Norfolk Burleigh Heads
 Residential Building

The latest mixed-use residential project by Koichi Takada Architects is a sculptural and sensitive complement to its seaside location in Burleigh Heads, drawing influence from local Norfolk pines (Queensland, Australia). The responsive building’s organic, overlapping architectural curves and linear screens are based on passive design principles. The north facing 10-story structure provides 15 unique apartments, two dual level penthouses with private rooftop pools, and impressive ground floor wellbeing amenities for residents to enjoy the prime location year-round, including a gym, outdoor pool, and sauna, all designed to appreciate the 1,012 square-meter beachfront site on Goodwin Terrace at the southern end of Burleigh Heads Beach.

A Delicate Balance Of Form, Composition And Nature

Norfolk Burleigh Heads
 Residential Building / Koichi Takada Architects,© Scott Burrows

Because the development was to be built on a revered stretch of Australian coastline – an architectural landscape that had been virtually untouched for almost three decades – it was critical that it be respectful, regenerative, and in tune with the natural environment. The magnificent views up the coast and out to sea from the Southern end of Burleigh Heads Beach are framed by heritage-listed Norfolk Pine Trees, from which the project takes inspiration. Its floating balcony slabs are deliberately overlapped to provide shade to the outdoor spaces below, and sliding slatted screening, similar to how the pinecone shields the Norfolk Pine’s seeds, can be positioned for seclusion or protection from the elements.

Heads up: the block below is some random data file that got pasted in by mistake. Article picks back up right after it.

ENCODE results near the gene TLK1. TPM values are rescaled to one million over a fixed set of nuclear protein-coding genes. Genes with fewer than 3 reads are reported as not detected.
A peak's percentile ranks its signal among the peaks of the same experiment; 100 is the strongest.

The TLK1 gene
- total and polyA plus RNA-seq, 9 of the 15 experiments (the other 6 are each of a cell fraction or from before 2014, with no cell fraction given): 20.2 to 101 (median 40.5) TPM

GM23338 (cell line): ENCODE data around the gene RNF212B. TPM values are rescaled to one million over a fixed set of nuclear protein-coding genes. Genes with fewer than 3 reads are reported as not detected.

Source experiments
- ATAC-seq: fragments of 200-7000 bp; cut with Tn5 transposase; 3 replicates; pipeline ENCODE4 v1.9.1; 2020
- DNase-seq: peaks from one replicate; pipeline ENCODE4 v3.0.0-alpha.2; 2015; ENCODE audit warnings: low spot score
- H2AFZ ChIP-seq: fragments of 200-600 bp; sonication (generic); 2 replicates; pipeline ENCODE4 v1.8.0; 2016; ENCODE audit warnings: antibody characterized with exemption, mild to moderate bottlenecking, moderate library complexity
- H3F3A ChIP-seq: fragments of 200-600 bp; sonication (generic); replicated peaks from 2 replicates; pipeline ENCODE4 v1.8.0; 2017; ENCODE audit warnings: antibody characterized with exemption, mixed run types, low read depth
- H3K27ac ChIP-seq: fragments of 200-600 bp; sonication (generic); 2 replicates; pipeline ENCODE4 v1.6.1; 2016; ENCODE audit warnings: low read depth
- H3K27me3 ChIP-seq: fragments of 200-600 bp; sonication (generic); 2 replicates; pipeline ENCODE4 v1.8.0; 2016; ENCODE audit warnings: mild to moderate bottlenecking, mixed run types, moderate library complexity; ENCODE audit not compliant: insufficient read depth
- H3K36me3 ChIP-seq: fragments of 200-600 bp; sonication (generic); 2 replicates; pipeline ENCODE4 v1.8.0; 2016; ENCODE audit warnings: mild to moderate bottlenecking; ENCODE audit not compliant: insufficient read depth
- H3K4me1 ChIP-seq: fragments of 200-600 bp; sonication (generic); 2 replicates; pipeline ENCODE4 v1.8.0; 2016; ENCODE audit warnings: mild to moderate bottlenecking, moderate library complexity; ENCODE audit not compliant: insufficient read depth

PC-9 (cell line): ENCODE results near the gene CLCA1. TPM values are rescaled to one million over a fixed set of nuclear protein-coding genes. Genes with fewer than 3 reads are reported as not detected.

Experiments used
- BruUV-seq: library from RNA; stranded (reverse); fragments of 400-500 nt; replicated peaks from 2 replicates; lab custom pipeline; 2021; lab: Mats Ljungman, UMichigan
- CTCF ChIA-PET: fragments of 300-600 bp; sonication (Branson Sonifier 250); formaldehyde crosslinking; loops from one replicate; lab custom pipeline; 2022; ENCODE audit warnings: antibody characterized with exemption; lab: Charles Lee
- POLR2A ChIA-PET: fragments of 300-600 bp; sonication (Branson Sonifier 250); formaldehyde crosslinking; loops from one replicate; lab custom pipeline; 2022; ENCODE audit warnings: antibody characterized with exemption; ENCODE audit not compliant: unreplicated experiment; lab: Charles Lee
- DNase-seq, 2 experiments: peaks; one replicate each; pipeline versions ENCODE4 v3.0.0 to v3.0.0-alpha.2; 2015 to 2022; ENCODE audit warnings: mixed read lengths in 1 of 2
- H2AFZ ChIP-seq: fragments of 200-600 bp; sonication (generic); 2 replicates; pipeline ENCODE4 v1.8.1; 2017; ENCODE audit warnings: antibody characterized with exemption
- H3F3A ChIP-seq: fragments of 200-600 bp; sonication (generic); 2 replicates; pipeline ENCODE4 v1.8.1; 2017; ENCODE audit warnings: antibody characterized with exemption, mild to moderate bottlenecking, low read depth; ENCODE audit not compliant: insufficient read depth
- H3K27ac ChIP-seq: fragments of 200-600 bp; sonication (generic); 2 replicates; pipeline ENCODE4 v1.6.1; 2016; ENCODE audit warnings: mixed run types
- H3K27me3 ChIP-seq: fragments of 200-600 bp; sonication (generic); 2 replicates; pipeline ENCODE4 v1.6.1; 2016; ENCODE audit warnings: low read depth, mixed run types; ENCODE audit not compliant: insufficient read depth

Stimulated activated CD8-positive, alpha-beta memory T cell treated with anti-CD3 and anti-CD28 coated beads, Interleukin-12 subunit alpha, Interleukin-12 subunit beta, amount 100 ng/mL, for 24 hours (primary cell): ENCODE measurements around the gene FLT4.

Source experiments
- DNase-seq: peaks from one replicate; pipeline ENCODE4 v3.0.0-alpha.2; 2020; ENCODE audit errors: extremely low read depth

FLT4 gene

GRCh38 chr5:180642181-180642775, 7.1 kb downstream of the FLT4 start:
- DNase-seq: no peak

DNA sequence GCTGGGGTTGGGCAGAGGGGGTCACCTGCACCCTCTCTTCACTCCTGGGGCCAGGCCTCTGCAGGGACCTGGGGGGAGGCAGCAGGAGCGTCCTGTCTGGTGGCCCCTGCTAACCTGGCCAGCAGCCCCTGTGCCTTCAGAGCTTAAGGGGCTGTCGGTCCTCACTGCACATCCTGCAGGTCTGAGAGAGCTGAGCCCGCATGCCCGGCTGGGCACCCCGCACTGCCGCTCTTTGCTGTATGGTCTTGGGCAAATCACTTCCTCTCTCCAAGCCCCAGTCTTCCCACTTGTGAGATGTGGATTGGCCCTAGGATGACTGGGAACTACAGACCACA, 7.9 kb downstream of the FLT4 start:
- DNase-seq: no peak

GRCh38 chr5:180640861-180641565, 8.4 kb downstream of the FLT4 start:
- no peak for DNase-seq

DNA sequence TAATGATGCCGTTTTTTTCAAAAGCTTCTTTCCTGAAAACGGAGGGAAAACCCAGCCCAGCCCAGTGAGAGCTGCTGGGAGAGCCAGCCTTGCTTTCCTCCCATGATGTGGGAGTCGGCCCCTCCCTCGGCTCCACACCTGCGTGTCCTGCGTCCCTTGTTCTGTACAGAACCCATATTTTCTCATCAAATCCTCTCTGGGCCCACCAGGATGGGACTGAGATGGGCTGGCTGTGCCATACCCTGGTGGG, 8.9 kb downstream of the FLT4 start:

Tapered slab edges project past glazed balustrades and the curved line of the balconies, allowing natural and ambient light to penetrate deeply into the apartments. Curved horizontal battens form the centre spine of this sculptural structure, emphasising the design’s organic appearance. They provide solitude while also acting as a sun-shading feature in the summer, while also playing to nature’s strengths by providing for unbroken ocean vistas.

An Architectural Statement Reflecting The Surrounding Natural Landscape 

Norfolk Burleigh Heads
 Residential Building / Koichi Takada Architects,© Scott Burrows

Clean lines and natural materials, inspired by the east coast of Australia, are used to create a sense of invisible architecture by framing the panoramic ocean vistas and making them backdrops to the open living areas. The apartment plans take advantage of vistas, natural light, and open plan living to maximise passive solar design and enhance beachside life. Each apartment is situated to benefit from cross ventilation and natural light, with 180-degree views of the coastline from the north facing residences. With full-height sliding doors and retractable screens, the living spaces flow out to large balconies. The top-level suites’ private domains are expansive rooftop terraces with dining and entertainment rooms, private lap pools, and a beautiful, landscaped boundary.


Written By Ankit Lad | Subscribe To Our Telegram Channel To Get Latest Updates And Don’t Forget To Follow Our Social Media Handles Facebook Instagram LinkedIn Twitter. To Get the Latest Updates From Arco Unico

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